Healthcare providers have an ever expanding choice of medical tools to choose from. However, the more medical devices they acquire, the more complex their systems become. Two of the biggest issues healthcare providers face are: Dealing with the variety, volume, velocity, complexity, and non-interoperability of healthcare data Moving disparate data from their individual data silos to a consolidated repository where true value can be realized, i.e., faster, more reliable diagnoses (because providers and their applications have access to the full healthcare data set
Healthcare costs continue to skyrocket. In 2016, healthcare costs in the US were estimated to be almost 18 percent of GDP. The healthcare industry is seeing an unprecedented and accelerating growth of ESI. This avalanche of data is being generated from the digitization of healthcare information, EHR systems, precision and personalized medicine, health information exchanges, new imaging technologies (DICOM), new regulations, IoMT (Internet of Medical Things), and other major technology developments.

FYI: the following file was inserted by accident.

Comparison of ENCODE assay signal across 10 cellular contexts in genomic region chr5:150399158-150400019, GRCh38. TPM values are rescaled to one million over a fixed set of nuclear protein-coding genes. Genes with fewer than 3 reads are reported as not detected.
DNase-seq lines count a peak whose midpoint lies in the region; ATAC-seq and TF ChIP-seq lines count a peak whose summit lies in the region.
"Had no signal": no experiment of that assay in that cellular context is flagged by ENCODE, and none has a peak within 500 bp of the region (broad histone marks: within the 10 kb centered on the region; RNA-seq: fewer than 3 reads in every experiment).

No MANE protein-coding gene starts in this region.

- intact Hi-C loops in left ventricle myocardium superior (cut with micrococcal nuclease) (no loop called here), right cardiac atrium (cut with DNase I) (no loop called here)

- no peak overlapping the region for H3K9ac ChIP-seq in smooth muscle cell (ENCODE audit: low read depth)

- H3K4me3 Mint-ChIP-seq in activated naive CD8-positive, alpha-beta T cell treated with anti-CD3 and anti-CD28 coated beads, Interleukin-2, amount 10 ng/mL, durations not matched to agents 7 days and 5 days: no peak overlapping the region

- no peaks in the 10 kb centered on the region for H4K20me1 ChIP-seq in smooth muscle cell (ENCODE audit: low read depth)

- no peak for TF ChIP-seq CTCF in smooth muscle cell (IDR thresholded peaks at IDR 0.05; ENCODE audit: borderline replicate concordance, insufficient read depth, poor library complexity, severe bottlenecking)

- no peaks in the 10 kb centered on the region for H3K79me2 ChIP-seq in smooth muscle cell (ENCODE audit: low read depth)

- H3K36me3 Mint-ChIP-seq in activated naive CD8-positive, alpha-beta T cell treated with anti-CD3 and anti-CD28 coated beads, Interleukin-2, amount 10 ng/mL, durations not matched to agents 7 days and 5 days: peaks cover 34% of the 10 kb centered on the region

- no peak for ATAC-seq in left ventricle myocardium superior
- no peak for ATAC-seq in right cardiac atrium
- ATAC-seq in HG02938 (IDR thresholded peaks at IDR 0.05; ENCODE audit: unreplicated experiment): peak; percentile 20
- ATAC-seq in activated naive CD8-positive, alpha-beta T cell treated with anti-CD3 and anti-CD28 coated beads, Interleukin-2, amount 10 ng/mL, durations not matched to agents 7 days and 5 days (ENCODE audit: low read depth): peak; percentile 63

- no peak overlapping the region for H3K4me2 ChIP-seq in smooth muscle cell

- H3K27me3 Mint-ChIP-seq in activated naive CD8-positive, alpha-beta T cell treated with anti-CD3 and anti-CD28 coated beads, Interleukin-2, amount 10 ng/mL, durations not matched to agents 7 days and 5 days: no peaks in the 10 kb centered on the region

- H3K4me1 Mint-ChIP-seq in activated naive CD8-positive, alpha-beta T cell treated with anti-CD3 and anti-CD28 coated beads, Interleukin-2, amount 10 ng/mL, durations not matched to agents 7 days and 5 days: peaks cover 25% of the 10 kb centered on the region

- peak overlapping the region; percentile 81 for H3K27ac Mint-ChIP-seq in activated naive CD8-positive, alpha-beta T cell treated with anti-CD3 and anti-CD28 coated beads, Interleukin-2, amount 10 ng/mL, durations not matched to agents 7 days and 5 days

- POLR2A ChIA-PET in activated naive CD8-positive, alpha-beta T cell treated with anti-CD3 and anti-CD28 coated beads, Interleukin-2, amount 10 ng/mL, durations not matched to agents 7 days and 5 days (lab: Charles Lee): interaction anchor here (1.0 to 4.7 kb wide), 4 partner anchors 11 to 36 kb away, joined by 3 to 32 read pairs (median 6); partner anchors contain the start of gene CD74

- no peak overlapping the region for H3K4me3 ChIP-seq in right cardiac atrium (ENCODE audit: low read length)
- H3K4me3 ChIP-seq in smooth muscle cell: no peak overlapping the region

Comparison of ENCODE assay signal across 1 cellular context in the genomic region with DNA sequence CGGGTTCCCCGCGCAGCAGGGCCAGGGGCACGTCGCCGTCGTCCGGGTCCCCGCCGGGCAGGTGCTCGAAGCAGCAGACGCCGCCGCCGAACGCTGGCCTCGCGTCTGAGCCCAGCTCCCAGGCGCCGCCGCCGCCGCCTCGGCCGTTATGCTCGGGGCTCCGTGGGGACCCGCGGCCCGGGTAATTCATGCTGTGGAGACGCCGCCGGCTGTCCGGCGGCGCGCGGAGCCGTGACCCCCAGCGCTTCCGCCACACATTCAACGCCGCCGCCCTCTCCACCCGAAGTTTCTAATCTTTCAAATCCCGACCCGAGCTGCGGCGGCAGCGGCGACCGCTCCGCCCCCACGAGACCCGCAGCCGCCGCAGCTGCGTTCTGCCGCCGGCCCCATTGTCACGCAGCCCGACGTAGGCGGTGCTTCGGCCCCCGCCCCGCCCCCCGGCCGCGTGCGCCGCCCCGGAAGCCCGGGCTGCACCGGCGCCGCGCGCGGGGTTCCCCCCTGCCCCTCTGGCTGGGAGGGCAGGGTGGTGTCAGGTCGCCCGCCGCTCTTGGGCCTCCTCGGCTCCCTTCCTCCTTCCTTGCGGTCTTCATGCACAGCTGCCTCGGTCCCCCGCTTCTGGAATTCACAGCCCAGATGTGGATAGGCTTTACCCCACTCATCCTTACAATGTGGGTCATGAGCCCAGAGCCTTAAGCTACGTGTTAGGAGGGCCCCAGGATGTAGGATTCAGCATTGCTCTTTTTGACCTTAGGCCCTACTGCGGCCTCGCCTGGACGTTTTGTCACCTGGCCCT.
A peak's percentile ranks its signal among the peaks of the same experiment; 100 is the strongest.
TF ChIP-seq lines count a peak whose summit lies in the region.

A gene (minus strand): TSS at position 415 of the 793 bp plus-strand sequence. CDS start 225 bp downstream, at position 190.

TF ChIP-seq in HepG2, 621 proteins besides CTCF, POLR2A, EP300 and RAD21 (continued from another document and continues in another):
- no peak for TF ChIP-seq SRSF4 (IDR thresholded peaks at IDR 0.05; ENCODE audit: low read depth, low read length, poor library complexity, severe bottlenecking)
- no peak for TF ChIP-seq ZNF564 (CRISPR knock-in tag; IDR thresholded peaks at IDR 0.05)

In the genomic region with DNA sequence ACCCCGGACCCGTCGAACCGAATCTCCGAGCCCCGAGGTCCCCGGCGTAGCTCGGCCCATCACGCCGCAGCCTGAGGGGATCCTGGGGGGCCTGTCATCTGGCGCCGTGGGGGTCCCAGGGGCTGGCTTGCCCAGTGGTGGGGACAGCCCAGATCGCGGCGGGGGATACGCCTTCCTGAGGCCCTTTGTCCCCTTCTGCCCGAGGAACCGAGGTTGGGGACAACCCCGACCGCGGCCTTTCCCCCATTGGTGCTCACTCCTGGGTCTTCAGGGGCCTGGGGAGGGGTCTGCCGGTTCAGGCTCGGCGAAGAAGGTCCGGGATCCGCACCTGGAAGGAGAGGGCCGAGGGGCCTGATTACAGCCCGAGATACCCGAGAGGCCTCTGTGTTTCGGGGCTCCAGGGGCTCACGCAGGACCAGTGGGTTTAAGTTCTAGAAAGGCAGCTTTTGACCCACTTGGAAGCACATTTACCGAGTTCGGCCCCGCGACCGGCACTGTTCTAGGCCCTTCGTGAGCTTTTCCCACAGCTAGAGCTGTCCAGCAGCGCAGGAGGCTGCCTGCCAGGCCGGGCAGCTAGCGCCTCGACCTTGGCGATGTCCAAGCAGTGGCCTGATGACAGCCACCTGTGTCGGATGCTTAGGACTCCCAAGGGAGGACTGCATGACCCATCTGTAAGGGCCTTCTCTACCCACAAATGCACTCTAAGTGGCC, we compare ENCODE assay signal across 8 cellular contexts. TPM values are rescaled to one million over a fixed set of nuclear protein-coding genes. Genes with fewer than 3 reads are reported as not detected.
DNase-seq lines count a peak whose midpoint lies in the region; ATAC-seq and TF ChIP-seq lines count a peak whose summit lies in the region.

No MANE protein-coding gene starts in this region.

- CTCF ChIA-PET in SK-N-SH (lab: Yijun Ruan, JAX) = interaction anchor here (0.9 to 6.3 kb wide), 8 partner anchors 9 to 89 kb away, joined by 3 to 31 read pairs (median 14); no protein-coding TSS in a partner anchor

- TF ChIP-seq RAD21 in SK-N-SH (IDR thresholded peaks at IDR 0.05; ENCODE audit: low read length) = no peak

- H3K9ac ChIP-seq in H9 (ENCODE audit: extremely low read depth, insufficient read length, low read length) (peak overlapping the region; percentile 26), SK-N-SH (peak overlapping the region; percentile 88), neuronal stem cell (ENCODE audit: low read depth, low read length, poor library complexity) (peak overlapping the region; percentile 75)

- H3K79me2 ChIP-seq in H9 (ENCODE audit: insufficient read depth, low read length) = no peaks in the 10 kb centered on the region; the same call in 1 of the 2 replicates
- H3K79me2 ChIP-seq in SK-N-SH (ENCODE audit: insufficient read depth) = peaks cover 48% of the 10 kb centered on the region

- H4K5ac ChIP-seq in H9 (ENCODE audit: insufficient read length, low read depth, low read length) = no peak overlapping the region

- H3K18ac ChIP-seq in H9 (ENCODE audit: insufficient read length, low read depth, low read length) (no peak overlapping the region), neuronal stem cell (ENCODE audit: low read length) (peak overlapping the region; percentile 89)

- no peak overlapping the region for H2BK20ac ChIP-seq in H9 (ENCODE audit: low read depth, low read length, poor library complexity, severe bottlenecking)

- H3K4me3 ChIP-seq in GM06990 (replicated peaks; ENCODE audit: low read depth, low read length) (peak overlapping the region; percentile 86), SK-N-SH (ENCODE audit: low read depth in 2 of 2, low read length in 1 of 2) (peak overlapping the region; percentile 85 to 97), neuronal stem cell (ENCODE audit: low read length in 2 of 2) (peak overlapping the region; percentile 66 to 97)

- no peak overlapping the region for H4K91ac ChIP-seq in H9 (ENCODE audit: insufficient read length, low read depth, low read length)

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Healthcare providers are facing continually growing data storage requirements, a changing regulatory compliance environment and increasing numbers of data sources to manage. The obvious culprit of rising healthcare storage requirements is diagnostic imaging systems. Currently, imaging systems are creating over 600 million images per year in the U.S. alone.
According to IDC, healthcare data is one of the fastest growing segments of the digital universe – growing from 153 exabytes in 2013 to an estimated 2,314 exabytes in 2020, a 48% annual growth rate. So where will the healthcare industry put all of this critical and sensitive data and how long must it be held?